Possible to solve without guessing/graphing?

I was working a fairly simple problem, and then I hit a snag. I know the answer already, and I know that I could find it by plugging it into a graphing calculator, or by simply guessing, but I was hoping that there was some sort of way to solve it with pure mathematics.

cos(x)-xsin(x)=0

That ends up turning into x=cos(x)/sin(x) or x=cot(x).

Is there some way to solve for x, in this situation? Some special rule, or formula, or something? Like I said, I know that graphing it will give you a solution, and random number plugging will solve it as well, but I am hoping a different way. Thanks!

Re: Possible to solve without guessing/graphing?

That equation involves x both "inside" and "outside" a transcendental function. There is no standard "algebraic" method of solving it and I suspect there is no "standard" notation for writing the number that is its solution. It reduces, of course, to x= cot(x). I'm not sure what you mean by "guessing" but graphing would be one way of getting an approximate solution. There are also methods for numerically getting approximate solutions to any desired accuracy, by "bisection" or "Newton's method", say.

Re: Possible to solve without guessing/graphing?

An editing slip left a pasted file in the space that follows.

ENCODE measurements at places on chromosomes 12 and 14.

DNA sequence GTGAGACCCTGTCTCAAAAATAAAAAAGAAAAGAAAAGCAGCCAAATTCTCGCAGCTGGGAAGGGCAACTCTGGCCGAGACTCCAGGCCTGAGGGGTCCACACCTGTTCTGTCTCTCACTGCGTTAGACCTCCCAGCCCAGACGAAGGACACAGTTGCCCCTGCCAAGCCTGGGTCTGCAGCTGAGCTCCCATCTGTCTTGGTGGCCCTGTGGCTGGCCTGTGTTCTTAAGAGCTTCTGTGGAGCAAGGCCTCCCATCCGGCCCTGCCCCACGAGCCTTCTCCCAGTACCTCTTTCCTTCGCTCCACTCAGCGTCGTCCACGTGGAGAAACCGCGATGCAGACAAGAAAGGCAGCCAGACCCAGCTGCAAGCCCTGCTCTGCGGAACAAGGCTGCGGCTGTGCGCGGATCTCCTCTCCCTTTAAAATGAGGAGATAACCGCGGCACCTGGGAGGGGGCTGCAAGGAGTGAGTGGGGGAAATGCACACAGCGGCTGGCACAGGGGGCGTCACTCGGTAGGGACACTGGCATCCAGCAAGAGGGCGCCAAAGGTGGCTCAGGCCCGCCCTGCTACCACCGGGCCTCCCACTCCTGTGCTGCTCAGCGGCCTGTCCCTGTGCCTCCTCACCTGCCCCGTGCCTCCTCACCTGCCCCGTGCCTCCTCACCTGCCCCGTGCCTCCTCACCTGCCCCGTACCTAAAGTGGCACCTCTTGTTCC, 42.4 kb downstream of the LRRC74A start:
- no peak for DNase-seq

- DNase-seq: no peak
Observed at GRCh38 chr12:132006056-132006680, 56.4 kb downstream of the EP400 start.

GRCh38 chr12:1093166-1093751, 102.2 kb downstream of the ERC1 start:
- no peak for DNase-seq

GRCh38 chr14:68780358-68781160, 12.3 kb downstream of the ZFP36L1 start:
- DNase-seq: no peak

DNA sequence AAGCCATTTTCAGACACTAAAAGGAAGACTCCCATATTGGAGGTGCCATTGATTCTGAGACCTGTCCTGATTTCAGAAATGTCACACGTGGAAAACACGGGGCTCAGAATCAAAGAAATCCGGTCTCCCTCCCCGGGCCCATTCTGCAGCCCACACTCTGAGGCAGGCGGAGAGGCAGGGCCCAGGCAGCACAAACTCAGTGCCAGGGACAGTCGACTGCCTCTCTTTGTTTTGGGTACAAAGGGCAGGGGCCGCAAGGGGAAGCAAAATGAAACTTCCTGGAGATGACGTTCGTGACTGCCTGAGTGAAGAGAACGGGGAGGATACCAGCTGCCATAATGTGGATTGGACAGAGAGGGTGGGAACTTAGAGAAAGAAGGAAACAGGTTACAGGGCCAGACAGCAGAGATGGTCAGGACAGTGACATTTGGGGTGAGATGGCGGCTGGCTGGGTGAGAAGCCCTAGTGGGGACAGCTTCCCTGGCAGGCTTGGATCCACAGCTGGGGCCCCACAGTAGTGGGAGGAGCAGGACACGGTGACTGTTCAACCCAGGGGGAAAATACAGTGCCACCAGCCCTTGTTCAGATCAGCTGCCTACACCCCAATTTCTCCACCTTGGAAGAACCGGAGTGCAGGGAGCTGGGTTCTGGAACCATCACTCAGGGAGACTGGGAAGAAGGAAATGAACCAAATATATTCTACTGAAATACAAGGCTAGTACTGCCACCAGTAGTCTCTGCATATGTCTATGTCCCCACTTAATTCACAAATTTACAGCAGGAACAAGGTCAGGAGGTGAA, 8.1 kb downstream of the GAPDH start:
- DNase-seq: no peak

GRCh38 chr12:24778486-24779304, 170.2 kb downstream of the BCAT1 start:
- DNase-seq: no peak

By guessing, I meant just plugging in numbers for x. I plug in 1, get a value, and then try two, etc. When solving, the solution should get closer and closer to your guessed number as long as you increase or decrease consistently. When you see that they are no longer approaching each other, you have passed the answer, and can boil it down further. Basically just guessing X values (although not randomly) trying to find when the cotangent of X would give you X. It can be done, or closely approached by guessing, but is very time consuming. Graphing it would be much quicker, but I was hoping for a way to avoid drawing out a graph. (my exams dont allow the use of a graphing calculator) But if there isnt any way to do it algebraically, then my only option would be to make a graph, and approximate based on the graph.

Re: Possible to solve without guessing/graphing?

**Sketching ** a graph to obtain a first approximation to a root is fine and is usually the first thing to do, but if you are to find the root of this equation to any reasonable degree of accuracy, you are going to have to use a numerical method.

HallsofIvy has suggested two methods, there are others. Newton-Raphson requires a bit of calculus and is normally the method of choice. If you are not into calculus then it's Bisection or Regula Falsi (method of false position).